Did you know that Ireland consumes 473 barrels of oil every five minutes? Though that rate of consumption sounds high, the numbers are hard for most to visualize—until now. Renewable energy initiative Ace For Energy commissioned de Siún Scullion Architects to design 5CUBE, a giant semi-permanent pavilion in Hanover Quay, Dublin that physically represents those hard-to-fathom numbers. The solar-powered 5CUBE also speaks to the country’s renewable energy targets.
De Siún Scullion Architects’ 5CUBE design was selected as the winning entry in the 2013 ‘Imagine Energy’ competition hosted by Ace For Energy. The brief sought installation ideas that would make Ireland’s daily consumption of oil physical and tangible to Dublin passersby on the docklands near the River Liffey. The installation is constructed from durable black glass and is topped by rooftop solar panels that power LEDs and an information screen. The LEDs illuminate the cube’s mirrored interior, making the installation glow from the inside.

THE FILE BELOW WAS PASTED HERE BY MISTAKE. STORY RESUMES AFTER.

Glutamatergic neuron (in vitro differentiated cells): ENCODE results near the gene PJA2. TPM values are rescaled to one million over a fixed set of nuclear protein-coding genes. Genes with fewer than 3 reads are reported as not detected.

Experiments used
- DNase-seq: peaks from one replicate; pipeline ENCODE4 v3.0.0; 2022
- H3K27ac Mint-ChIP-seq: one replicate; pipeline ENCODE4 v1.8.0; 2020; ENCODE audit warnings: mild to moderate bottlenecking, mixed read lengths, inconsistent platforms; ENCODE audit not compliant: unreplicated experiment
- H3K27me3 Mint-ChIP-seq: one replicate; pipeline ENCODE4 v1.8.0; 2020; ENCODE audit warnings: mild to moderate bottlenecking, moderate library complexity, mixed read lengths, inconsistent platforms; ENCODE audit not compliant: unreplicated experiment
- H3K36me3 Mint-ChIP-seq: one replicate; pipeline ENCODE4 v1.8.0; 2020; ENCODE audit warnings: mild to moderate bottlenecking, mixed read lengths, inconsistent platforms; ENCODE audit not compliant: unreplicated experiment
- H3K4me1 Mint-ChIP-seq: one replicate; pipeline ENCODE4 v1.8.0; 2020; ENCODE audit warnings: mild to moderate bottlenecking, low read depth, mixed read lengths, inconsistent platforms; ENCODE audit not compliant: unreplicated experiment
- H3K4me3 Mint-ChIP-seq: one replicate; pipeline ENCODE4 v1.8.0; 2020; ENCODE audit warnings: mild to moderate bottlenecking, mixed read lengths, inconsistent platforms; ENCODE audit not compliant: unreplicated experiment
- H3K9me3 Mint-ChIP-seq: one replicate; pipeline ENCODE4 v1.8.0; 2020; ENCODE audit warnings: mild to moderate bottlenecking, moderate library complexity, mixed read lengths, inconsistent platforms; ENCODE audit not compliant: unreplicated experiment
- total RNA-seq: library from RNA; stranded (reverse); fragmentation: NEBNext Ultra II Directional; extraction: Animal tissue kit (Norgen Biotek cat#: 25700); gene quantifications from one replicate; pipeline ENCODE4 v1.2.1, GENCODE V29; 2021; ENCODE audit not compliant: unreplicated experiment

While the size of the black cube represents the oil consumed every five minutes, the kaleidoscopic mirrored bands on the cube’s east and west sides symbolize renewable energy. The mirrored east face represents the amount of renewables that Ireland currently uses, while the west side represents the country’s renewable energy targets for 2020. A periscope is built into the cube to provide views of the sky and changing weather responsible for many of our sustainable sources of energy, from solar to tidal.
“We wanted to bring home to people just how much fossil fuel we are using and how quickly it is being consumed,” says architect Declan Scullion of de Siún Scullion Architects. “We first calculated the volume of oil used in Ireland per day, and then broke that down into five minutes worth of oil consumption. This relates to 473 barrels, or a 4.2 metre cubic volume. The hope is that the visual impact and scale of the 5Cube will have more impact than the statistics alone.”
The self-sufficient 5CUBE can be easily dismantled and relocated.
For more info: http://www.architecturefoundation.ie/news-item/12644/